TORONTO - Maple Leaf Foods Inc. (TSX:MFI) pulled itself to profitability in the first quarter, and boosted its sales by more than six per cent, as it continued to struggle with the after-effects of last summer's Listeria poisoning.
Chief executive Michael McCain told investors at the company's annual meeting on Wednesday that the food packager was making progress towards returning to normalcy.
The Toronto-based company reported $2.9 million in profit during the quarter, worth two cents per share, compared with a break-even result a year earlier.
Sales increased 6.3 per cent to $1.28 billion compared to $1.20 billion, mostly on price increases and favourable foreign currency conversions based on its fresh meat sales.
''Where this could've been a fatal blow for some companies, we've come through this storm with the organizational, reputation and financial strength to rebuild,'' McCain said.
''Because of last August's tragedy Maple Leaf now owns the Listeria issue. We cannot forget that link and we cannot ask Canadians to forget that link.''
The Listeria outbreak, traced to cold cuts produced in the company's Toronto plant last summer, killed 22 people, triggering a national scare and a public-relations nightmare for one of Canada's oldest and most identifiable food companies.
The tainted deli meats were linked to the Bartor Road processing plant in Toronto. Maple Leaf has said the most likely explanation for the contamination was an accumulation of bacteria deep within its meat slicing equipment.
McCain said in the company's earnings announcement that margins were depressed in its packaged meat operations due to the recall.
However, he reminded investors that the company is relatively recession resistant, and that it could reap the benefits of tightened consumer spending.
''We expect that we'll experience the effects of channel shift as consumers are tending to eat away from home less in favour of food at home,'' McCain said.
He noted the company has boosted its promotions and coupons in order to drive purchases.
Absent from his comments were any references to swine flu, which has captured international attention and caused some countries to ban the import of pork and pork products, even though the virus hasn't been linked to pigs.
Jacques Pomerleau, executive director of Canada Pork International, said that the domestic pork industry is in limbo as it awaits signs of how many countries might restrict imports.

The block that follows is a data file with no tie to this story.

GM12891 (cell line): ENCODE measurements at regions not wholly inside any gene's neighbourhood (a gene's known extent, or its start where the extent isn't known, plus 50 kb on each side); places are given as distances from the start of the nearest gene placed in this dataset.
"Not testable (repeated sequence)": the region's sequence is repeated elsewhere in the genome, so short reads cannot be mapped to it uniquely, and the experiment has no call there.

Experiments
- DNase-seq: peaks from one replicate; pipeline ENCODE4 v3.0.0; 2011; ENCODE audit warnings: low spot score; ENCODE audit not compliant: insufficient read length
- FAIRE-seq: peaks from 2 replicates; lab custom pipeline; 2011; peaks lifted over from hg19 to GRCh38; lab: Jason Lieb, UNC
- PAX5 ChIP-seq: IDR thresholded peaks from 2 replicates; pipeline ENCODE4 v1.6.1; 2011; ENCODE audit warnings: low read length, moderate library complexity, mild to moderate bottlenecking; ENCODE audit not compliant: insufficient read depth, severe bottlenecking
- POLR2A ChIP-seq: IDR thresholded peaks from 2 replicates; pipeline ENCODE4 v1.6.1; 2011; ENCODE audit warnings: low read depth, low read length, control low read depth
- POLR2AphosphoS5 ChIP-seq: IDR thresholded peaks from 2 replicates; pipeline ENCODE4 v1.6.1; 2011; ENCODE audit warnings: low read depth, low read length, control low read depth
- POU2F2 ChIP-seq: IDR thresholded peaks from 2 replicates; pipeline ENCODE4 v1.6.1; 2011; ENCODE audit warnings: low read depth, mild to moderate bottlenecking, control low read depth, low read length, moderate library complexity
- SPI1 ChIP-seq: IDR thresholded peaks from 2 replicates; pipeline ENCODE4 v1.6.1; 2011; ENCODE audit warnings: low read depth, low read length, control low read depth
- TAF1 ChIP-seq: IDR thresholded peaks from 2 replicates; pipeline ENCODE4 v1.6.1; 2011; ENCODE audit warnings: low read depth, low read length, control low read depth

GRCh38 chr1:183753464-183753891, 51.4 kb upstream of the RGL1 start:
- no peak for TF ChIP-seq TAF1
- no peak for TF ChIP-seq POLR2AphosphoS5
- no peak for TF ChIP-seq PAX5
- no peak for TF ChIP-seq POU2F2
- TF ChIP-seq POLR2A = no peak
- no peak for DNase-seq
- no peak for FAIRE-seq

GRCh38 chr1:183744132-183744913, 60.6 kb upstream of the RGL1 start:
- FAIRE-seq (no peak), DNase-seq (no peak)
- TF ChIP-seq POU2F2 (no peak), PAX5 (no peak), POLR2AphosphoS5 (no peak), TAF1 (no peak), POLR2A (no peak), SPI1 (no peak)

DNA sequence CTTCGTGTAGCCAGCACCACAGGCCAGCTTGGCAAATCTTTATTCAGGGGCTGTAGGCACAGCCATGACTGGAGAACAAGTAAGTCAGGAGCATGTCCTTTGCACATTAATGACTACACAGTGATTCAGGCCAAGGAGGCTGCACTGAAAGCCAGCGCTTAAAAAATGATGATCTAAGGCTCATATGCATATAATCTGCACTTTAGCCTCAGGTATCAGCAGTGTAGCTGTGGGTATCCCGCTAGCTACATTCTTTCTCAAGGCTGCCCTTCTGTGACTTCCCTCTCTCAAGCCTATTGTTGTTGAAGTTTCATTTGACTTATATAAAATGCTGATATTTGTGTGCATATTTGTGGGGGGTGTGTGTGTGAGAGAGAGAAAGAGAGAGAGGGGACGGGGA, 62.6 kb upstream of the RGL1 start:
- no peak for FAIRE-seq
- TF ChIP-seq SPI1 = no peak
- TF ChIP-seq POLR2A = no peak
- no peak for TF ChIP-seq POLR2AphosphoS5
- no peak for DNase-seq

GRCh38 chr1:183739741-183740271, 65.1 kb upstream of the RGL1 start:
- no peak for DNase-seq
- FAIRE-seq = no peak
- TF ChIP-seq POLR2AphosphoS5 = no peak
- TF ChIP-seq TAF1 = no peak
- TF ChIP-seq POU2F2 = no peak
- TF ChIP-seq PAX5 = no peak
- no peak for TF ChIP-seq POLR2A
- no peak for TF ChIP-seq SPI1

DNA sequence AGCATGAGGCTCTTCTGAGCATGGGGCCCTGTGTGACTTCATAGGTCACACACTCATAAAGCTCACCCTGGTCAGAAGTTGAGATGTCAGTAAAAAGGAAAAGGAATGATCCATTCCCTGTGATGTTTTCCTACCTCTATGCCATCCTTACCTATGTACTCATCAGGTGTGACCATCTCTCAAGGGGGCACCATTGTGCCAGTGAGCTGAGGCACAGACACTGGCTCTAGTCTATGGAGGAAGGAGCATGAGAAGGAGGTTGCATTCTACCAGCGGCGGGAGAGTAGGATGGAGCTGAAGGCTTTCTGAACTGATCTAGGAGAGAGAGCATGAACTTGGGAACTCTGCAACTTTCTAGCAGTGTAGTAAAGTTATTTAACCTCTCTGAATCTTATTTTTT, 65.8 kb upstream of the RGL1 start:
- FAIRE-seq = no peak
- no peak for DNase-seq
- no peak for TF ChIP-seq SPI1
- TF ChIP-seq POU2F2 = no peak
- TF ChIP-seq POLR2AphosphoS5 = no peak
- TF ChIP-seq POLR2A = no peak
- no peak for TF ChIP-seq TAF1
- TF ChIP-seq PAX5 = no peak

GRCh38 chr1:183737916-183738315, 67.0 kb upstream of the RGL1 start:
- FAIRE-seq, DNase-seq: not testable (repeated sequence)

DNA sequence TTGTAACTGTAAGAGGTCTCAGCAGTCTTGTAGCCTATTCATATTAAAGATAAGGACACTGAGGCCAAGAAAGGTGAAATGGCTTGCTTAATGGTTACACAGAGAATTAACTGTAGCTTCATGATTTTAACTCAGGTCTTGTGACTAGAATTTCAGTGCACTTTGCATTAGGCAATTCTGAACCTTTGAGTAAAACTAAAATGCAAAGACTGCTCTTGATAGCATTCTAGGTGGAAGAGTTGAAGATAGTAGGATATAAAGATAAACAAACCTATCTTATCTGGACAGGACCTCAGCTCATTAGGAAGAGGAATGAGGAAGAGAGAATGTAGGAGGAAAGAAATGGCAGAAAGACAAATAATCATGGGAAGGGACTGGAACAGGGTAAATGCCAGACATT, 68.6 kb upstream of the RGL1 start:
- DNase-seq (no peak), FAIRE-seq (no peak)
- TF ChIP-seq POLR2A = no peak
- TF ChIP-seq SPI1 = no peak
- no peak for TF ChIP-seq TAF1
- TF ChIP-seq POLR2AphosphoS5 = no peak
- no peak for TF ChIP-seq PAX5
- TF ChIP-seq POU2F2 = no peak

Half of Canada's pork production is exported.
''Nobody is certain about the situation, so we have rumours in the trades that such and such a country could ban Canadian pork ... but the Canadian government hasn't been officially notified,'' said Pomerleau.
''The whole thing is completely uncertain.''
He expects it will become clearer by the end of the week which countries have taken decisive action to ban foreign pork.
Maple Leaf's earnings from operations before restructuring and other one-time costs fell 4.5 per cent to $31.6 million on declines in packaged meat profits.
The results were offset by cost cuts in pork processing and hog production, and price increases across the bakery segment.
Shares in the company gained 17 cents to $8.62 on the Toronto Stock Exchange in afternoon trading.
At Canada Bread Co. (TSX:CBY), 89.8 per cent owned by Maple Leaf, sales rose 7.9 per cent from a year earlier, to $413.1 million from $382.9 million. Net income was $14.9 million or 59 cents per share, compared with $12.2 million or 48 cents per share.
''Excluding acquisitions, sales increased by 5.3 per cent, mostly as a result of price increases implemented across all North American bakery businesses in 2008 in response to escalating input costs, and product mix improvements in the fresh bakery operations,'' Canada Bread stated in a release.
The first quarter ''continued to demonstrate a return to more stable and improved earnings, although margins were impacted by a decline in the Canadian dollar and its effect on wheat costs,'' said president and CEO Richard Lan.
''The improvement in the first quarter reflects actions we have taken to improve business efficiencies and pass through higher input costs as required.''